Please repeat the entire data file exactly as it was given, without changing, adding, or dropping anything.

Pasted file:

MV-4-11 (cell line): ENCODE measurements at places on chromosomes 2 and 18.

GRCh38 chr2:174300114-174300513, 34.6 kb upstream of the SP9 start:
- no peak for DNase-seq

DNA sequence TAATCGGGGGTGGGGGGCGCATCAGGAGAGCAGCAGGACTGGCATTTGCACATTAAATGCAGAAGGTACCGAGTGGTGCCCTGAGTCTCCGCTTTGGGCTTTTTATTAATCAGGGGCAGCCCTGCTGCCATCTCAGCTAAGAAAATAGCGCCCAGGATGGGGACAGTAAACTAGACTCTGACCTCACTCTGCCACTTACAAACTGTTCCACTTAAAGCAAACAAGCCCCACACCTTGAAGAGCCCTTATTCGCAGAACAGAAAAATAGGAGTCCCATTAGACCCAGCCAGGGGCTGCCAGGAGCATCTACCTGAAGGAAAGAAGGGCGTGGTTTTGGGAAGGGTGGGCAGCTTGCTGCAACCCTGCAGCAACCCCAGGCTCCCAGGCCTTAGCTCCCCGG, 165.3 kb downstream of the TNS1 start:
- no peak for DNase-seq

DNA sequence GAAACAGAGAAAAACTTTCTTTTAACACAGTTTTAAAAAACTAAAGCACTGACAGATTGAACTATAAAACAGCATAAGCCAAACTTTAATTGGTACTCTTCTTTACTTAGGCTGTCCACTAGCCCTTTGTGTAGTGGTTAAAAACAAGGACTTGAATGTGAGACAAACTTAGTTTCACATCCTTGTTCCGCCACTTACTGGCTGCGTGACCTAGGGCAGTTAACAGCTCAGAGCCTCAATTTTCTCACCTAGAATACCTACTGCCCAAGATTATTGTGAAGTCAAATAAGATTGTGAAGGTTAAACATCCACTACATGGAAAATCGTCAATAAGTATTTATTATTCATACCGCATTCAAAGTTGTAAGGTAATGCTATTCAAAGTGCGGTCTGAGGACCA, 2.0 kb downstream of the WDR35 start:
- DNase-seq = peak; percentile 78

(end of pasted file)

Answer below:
MV-4-11 (cell line): ENCODE measurements at places on chromosomes 2 and 18.

GRCh38 chr2:174300114-174300513, 34.6 kb upstream of the SP9 start:
- no peak for DNase-seq

DNA sequence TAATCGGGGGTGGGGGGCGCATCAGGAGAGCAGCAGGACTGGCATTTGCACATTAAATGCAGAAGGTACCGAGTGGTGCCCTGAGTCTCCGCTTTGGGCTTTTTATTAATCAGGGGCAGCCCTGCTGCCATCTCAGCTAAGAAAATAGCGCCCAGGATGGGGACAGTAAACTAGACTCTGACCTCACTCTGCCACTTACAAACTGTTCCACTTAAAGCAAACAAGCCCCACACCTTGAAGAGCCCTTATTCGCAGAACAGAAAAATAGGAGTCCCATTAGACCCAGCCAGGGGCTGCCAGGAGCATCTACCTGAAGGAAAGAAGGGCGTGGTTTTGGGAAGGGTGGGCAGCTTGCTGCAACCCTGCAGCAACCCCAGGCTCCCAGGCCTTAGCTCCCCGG, 165.3 kb downstream of the TNS1 start:
- no peak for DNase-seq

DNA sequence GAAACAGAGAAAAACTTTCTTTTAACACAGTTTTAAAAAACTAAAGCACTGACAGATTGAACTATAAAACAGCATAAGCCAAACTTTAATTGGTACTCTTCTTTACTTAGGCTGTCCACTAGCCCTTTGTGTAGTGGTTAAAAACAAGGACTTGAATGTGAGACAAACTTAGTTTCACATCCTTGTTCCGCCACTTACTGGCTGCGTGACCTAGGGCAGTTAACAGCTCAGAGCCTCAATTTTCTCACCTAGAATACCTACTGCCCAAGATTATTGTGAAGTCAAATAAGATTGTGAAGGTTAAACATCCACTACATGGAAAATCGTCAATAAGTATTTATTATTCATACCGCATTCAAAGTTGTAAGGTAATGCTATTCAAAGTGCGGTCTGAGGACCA, 2.0 kb downstream of the WDR35 start:
- DNase-seq = peak; percentile 78